My statistical research interests surround the theory, methods and applications of probabalistic data modelling and the use of subjective probability theory as a unified framework for coherent inference. This has lead me to investigate Bayesian methods, particuarly for nonlinear systems.My main application areas are in statistical genomics and genetic epidemiology. I'm based in the Oxford Centre for Gene Function, see the link from here. I hold a Programmes Leader's award in "Statistical Genomics" from the Medical Research Council through a joint appointment with the MRC Mammalian Genetics Unit at Harwell. I am co-director of the graduate doctoral programme in Genomic Medicine and Statistics held at the Wellcome Trust Centre for Human Genetics where I am a member of the statistical genetics group. This is a four year PhD programme that combines (in the first year) formal training in genetics, genomics, experimental genetics, and statistics; after which students spend 3 years following a PhD research project in one of these fields. I am a member of the Oxford-Man Institute where I research issues in computational statistics, especially surrounding the use of Graphics Cards (GPUs) for advanced Monte Carlo methods (see links below). I serve as an (inaugural) Associate Editor for the Annals of Applied Statistics, and previously as an Associate Editor for the Annals of Statistics. From 2011 I will be serving on Council for the Royal Statistical Society and for the Board of the International Society for Bayesian Analysis (ISBA).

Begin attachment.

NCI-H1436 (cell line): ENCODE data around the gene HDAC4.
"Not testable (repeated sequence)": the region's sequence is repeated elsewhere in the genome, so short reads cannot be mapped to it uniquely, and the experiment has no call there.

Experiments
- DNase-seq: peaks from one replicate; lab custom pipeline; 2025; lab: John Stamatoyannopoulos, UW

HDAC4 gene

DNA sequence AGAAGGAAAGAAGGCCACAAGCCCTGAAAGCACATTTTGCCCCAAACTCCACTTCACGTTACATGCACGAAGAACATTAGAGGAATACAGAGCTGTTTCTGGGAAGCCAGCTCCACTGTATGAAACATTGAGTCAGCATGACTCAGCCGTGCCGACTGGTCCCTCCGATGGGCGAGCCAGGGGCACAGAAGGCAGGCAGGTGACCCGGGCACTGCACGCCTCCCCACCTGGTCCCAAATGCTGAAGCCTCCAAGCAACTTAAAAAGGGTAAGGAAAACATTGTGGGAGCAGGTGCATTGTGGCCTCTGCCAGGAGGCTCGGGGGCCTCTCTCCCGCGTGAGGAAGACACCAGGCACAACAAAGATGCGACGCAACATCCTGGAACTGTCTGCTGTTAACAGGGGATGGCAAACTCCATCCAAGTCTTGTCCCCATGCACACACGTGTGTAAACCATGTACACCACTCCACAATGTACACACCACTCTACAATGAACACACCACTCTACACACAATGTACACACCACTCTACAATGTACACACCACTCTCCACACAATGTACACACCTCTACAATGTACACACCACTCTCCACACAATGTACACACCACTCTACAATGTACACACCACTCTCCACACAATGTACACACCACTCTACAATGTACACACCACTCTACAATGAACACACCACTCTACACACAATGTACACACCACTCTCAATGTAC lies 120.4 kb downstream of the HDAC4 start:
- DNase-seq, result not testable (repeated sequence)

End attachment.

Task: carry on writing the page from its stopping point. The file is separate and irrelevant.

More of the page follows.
We have been investigating the potential of graphics cards to implement highly parallel stochastic simulation algorithms (such as MCMC and SMC). We have set up a web page as a resource for researchers in statistics and related disciplines who are interested in exploring this technology. Follow the link here.
I have recently edited a volume on Bayesian Nonparametrics with Nils Hjort, Peter Muller and Stephen Walker.
I have an older monograph, co-authored with Dave Denison, Bani Mallick and Adrian Smith, that brings together current work in the area of Bayesian approaches to nonlinear data modelling. Further details can be found here.
We co-organised organised a meeting on ``Statistical Challenges Arising from Genome Resequencing'' held at the Isaac Newton Institute for Mathematical Sciences, Cambridge, in Summer 2010.
I co-organised a workshop on Nonlinear estimation and classification which was held at the Mathmatical Science Research Institute , Berkeley, California in the Spring of 2001. The conference brought together leading researchers in statistical data modelling from the fields of computer science, statistics and engineering. A book of the proceedings should be appearing sometime in 2002. All of the talks are available as on-line video at this page (March 19-29, 2001).